Based on all that I heard about this place here and elsewhere, I was excited for a rare night out with my wife so we got a babysitter and I made a reservation for dinner at Daniel's, a place we had heard good things about. We arrived a few minutes early for our reservation and, while waiting to be seated, we noticed a solitary two-seat table directly in front of the door, a few feet away from the hostess station, near the coat check and the restrooms. I joked to my wife that I hoped they didn't try to seat us at this outlander table. She laughed and said she was sure they didn't actually seat guests there.
Turns out, the joke was on us when, to our amazement, the owner/host picked up two menus and, ignoring the entire dining room, made her way the short distance to the pariah table. When I told her we did not want to be seated right in front of the door, she told us that it was the only table available (so why take our reservation if you don't have enough proper tables?), and that it was actually a better table because it was a quieter location and we'd have more room. When I expressed my concern at the proximity of the table to the entrance - it was in the mid-30s outside and the table was just feet from the door - she assured us that the exterior heater just outside the door would prevent any cold air from blowing in. Normally, I would have just left, but we accepted the owner's assurances despite our doubts and took the table. After all, we had driven 30 miles to get to the restaurant and the idea of leaving and hunting for another place to eat on a Saturday night seemed an unappealing way to spend our date.
At first, things were actually okay. Our starters were tasty, although my lobster cocktail came on a half melted bed of ice, leaving the food in a pool of cold water, and the main courses (duck breast and rack of lamb) were very good. But midway through our meal, it all crashed and burned. Because we were seated where we were seated when we were seated there, we suddenly were subject to a continually opening front door, much cold air blowing in, my wife freezing, and as many as two dozen people surrounding us as they waited for their tables!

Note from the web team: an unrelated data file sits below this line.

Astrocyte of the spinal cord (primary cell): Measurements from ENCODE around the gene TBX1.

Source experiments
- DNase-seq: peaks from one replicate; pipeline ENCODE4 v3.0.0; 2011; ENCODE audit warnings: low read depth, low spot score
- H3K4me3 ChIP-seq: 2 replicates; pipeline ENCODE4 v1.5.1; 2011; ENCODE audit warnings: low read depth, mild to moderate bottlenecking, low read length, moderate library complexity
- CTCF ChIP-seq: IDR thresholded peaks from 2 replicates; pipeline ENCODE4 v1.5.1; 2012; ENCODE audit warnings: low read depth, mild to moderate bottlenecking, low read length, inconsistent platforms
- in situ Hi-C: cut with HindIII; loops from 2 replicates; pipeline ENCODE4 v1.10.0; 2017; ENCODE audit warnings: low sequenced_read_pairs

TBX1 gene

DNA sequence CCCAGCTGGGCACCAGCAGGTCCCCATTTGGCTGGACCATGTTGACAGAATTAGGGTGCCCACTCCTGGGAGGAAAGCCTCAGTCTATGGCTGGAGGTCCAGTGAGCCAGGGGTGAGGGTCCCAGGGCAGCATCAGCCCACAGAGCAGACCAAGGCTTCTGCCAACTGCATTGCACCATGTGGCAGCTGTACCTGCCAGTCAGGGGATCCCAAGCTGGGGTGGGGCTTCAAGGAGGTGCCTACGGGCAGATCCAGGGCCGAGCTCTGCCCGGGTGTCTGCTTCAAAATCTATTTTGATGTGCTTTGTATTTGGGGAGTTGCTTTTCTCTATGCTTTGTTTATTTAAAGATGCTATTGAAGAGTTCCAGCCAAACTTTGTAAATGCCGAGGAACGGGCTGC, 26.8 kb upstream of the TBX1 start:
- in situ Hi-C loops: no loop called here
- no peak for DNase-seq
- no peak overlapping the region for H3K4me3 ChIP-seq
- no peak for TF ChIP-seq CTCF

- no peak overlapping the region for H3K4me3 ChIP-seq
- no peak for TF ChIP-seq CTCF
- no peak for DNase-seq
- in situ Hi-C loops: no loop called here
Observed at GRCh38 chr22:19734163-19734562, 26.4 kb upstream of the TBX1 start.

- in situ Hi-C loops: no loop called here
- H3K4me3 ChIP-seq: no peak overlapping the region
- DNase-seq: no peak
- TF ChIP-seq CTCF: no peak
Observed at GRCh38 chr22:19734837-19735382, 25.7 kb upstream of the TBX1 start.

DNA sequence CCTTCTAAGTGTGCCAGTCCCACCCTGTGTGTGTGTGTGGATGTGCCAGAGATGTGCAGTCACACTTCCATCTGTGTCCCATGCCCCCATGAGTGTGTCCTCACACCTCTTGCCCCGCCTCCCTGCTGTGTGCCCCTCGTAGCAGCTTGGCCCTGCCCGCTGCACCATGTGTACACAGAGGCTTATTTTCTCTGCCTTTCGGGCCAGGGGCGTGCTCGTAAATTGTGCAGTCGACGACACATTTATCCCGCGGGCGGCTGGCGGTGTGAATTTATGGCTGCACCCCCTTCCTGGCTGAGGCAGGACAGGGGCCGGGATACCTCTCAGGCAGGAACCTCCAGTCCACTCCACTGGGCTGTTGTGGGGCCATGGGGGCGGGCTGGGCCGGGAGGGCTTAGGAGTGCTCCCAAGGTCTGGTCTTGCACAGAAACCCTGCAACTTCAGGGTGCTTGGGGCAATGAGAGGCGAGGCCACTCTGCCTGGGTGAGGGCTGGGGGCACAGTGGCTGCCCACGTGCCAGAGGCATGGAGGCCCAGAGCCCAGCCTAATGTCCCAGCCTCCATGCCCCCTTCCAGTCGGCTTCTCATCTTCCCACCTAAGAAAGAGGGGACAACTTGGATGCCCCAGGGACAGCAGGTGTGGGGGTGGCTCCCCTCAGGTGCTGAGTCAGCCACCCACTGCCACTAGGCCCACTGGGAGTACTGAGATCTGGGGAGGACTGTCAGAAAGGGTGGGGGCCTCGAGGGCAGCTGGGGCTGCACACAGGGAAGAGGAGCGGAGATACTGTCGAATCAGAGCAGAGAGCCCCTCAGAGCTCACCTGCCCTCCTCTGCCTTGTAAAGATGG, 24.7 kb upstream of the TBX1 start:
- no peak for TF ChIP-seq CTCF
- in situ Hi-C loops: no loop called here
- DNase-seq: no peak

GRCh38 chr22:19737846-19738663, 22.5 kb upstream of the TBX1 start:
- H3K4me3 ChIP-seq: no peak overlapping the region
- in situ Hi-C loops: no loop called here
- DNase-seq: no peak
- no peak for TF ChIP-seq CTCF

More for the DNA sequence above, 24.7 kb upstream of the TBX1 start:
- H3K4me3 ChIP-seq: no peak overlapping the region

Since people were not leaving their tables, the folks arriving for the next seating had nowhere to go but all around us! Add to this the fact that we were also seated right along the path to the restrooms, both of which were now flooding! Imagine a fine dining experience where your table is just outside the restroom at an outdoor train station in December during rush hour. You get the idea.
After dinner, I waited to speak to the owner to call her out on her assurances about seating us where she did (I believe the saying is "don't piss down my back and tell me it's raining" would apply). I told her we had expected to have a romantic dinner out, not to have been made uncomfortable at an expensive restaurant (check with tip was about $175 for two and it's a BYOB establishment). She said, "I'm sorry but I guess you just have bad timing." Then she turned away.
Really? You put up the pretense of being a top flight, fine dining establishment, charge high prices, then misrepresent what you're giving us, treat us like neglected step children and tell us it was all our own fault? I understand that the locals, many of whom were well into their sunset years, seem to love this place. Indeed, we heard a number of customers ask after the owner's family and daughter (who is apparently applying to Brown early decision and "Tuft" and other colleges - I know this because our dinner conversation was not as loud as the chit chat from the hostess station and waiting area, nor, for that matter, as loud as the horrid smooth jazz piped into the dining room), and I acknowledge that the food was mostly quite good. But when you charge people 200 bucks for a meal, that should include a good experience -- a nice night out.
Sadly, all we got for our money at this ill-conceived, pretentious excuse for a high-end restaurant was a decently cooked piece of meat and a chill. For my money, Nicholas or Belford Bistro make this place look like - well, a lot like a neglected step child.